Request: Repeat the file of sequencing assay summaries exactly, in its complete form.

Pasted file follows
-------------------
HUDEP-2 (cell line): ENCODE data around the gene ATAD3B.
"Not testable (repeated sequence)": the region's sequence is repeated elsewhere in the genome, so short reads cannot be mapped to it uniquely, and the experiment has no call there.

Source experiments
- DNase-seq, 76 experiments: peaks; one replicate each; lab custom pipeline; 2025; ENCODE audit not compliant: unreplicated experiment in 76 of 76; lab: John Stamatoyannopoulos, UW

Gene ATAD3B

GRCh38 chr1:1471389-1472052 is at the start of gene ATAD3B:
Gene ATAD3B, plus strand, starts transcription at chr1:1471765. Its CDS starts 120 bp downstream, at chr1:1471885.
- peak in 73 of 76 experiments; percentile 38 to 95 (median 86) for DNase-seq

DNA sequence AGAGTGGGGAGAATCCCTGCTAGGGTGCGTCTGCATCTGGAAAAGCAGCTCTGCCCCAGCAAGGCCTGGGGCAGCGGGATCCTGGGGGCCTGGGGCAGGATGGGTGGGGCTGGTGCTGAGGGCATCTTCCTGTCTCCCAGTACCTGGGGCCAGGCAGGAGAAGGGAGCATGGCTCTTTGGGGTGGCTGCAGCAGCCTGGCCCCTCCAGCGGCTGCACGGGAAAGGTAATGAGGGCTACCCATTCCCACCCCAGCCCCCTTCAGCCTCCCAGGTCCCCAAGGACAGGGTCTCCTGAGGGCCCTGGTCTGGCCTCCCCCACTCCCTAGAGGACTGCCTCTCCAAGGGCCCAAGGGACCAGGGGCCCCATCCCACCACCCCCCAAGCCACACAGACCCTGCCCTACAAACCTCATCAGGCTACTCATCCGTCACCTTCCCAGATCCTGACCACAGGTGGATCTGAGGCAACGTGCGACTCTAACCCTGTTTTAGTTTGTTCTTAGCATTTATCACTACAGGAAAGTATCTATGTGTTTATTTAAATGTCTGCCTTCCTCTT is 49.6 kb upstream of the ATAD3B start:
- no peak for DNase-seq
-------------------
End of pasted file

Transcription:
HUDEP-2 (cell line): ENCODE data around the gene ATAD3B.
"Not testable (repeated sequence)": the region's sequence is repeated elsewhere in the genome, so short reads cannot be mapped to it uniquely, and the experiment has no call there.

Source experiments
- DNase-seq, 76 experiments: peaks; one replicate each; lab custom pipeline; 2025; ENCODE audit not compliant: unreplicated experiment in 76 of 76; lab: John Stamatoyannopoulos, UW

Gene ATAD3B

GRCh38 chr1:1471389-1472052 is at the start of gene ATAD3B:
Gene ATAD3B, plus strand, starts transcription at chr1:1471765. Its CDS starts 120 bp downstream, at chr1:1471885.
- peak in 73 of 76 experiments; percentile 38 to 95 (median 86) for DNase-seq

DNA sequence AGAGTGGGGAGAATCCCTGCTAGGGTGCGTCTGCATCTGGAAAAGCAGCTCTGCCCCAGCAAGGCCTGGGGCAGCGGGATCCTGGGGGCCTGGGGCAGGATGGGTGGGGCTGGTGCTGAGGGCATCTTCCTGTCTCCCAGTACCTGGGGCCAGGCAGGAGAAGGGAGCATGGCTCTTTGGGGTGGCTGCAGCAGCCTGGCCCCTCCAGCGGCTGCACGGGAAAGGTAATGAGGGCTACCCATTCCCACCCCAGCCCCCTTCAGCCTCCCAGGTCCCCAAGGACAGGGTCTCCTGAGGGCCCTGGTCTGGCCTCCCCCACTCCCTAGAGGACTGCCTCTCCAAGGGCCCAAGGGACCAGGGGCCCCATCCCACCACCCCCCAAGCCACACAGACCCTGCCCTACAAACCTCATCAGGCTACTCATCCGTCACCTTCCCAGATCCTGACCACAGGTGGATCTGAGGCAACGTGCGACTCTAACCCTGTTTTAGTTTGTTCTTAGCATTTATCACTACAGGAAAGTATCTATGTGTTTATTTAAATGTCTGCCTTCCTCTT is 49.6 kb upstream of the ATAD3B start:
- no peak for DNase-seq